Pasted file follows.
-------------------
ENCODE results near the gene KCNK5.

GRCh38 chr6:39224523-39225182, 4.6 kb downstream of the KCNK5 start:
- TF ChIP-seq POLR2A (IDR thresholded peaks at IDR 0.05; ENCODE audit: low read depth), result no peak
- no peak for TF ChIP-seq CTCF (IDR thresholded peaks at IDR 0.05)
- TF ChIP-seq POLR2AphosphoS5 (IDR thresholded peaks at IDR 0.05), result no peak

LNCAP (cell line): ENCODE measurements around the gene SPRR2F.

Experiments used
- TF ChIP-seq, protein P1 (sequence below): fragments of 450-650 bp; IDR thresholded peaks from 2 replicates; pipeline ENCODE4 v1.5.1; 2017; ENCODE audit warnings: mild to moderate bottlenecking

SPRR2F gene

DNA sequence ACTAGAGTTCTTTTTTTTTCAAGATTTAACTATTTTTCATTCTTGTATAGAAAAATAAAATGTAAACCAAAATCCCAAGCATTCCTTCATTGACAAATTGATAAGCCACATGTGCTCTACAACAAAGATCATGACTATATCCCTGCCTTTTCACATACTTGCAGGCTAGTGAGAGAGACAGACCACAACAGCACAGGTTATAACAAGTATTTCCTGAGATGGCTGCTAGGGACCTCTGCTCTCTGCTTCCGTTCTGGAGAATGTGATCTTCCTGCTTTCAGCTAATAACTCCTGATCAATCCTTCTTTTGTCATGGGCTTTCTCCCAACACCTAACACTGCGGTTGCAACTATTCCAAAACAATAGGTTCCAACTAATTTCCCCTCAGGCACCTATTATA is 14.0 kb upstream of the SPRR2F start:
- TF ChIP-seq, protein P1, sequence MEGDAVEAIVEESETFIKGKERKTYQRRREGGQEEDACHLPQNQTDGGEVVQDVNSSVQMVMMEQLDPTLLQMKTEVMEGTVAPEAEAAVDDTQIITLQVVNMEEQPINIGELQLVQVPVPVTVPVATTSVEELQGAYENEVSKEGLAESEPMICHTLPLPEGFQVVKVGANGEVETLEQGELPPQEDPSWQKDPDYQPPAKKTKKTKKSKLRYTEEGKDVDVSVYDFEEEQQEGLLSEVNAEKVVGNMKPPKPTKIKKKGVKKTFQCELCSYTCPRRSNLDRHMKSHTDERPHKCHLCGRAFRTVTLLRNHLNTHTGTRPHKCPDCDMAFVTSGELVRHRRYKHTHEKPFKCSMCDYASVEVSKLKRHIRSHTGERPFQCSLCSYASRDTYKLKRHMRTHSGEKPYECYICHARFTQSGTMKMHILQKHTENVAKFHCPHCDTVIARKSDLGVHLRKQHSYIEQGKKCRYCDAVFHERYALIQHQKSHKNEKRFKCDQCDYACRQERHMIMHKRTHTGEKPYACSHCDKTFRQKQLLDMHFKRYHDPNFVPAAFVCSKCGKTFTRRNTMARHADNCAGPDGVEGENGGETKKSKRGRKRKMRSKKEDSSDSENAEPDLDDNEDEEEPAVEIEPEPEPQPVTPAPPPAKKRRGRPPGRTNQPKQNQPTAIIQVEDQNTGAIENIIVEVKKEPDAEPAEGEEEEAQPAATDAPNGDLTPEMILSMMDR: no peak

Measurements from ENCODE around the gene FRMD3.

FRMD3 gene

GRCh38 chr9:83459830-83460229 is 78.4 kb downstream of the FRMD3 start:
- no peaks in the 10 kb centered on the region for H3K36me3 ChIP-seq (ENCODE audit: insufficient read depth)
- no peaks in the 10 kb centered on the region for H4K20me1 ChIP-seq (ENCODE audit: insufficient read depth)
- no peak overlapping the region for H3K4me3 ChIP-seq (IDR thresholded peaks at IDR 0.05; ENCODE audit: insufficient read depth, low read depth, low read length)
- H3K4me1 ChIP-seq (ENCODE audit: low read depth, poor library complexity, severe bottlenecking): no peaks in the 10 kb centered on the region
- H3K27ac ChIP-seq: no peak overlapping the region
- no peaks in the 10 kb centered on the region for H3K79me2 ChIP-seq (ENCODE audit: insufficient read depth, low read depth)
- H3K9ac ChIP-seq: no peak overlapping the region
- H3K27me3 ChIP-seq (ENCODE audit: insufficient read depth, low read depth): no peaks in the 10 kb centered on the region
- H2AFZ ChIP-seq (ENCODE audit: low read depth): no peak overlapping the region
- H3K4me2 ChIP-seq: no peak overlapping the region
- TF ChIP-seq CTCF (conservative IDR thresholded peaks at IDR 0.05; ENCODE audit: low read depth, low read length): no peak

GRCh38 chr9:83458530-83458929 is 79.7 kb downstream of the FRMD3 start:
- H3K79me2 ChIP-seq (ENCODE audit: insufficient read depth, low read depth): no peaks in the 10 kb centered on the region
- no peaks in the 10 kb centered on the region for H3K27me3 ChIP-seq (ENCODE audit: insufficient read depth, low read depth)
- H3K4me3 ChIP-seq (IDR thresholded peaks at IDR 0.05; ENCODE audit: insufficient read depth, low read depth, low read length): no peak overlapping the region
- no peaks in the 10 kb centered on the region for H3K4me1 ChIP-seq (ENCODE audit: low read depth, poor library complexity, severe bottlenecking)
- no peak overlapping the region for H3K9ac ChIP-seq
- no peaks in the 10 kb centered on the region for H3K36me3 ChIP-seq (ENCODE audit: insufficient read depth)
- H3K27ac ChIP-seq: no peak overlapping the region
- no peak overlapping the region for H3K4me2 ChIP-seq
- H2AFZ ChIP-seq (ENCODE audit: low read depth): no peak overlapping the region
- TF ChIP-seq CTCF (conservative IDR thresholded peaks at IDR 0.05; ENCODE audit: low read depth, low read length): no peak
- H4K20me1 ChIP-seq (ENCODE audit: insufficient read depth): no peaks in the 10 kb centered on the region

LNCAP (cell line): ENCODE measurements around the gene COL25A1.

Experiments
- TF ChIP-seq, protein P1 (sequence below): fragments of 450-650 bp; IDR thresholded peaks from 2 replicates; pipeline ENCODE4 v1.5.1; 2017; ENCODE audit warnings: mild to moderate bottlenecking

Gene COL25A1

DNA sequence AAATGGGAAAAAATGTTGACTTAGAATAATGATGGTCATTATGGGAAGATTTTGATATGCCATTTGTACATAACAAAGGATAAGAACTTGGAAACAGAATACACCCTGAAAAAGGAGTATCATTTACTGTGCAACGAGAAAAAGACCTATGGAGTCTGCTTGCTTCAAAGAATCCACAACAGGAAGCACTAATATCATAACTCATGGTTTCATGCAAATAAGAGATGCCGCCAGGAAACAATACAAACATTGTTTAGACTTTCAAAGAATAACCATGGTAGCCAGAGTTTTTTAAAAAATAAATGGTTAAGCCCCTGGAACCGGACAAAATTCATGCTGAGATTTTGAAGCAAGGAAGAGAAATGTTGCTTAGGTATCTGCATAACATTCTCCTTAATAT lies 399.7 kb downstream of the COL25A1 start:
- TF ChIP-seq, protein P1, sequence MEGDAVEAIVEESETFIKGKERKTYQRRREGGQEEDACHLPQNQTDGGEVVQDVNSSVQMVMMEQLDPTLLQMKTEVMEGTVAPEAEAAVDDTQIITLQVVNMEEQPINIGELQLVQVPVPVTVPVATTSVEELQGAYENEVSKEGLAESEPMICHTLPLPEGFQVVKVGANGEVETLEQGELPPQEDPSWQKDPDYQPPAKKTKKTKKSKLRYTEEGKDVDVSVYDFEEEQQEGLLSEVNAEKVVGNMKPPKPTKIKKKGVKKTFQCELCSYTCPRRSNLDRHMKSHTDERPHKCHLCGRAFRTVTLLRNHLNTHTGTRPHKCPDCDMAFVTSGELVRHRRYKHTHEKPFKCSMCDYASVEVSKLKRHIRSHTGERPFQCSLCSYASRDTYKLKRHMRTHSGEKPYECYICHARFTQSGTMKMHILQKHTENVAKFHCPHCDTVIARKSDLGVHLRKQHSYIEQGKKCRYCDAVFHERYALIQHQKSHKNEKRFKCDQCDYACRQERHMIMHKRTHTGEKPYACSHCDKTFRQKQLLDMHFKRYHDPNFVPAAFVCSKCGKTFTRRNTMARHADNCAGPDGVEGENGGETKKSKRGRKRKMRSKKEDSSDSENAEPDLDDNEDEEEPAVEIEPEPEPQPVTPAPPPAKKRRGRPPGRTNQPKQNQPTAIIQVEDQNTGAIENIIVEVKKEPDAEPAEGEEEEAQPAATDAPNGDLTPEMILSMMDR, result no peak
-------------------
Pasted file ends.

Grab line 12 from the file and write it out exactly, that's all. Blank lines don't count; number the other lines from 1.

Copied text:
Measurements from ENCODE around the gene FRMD3.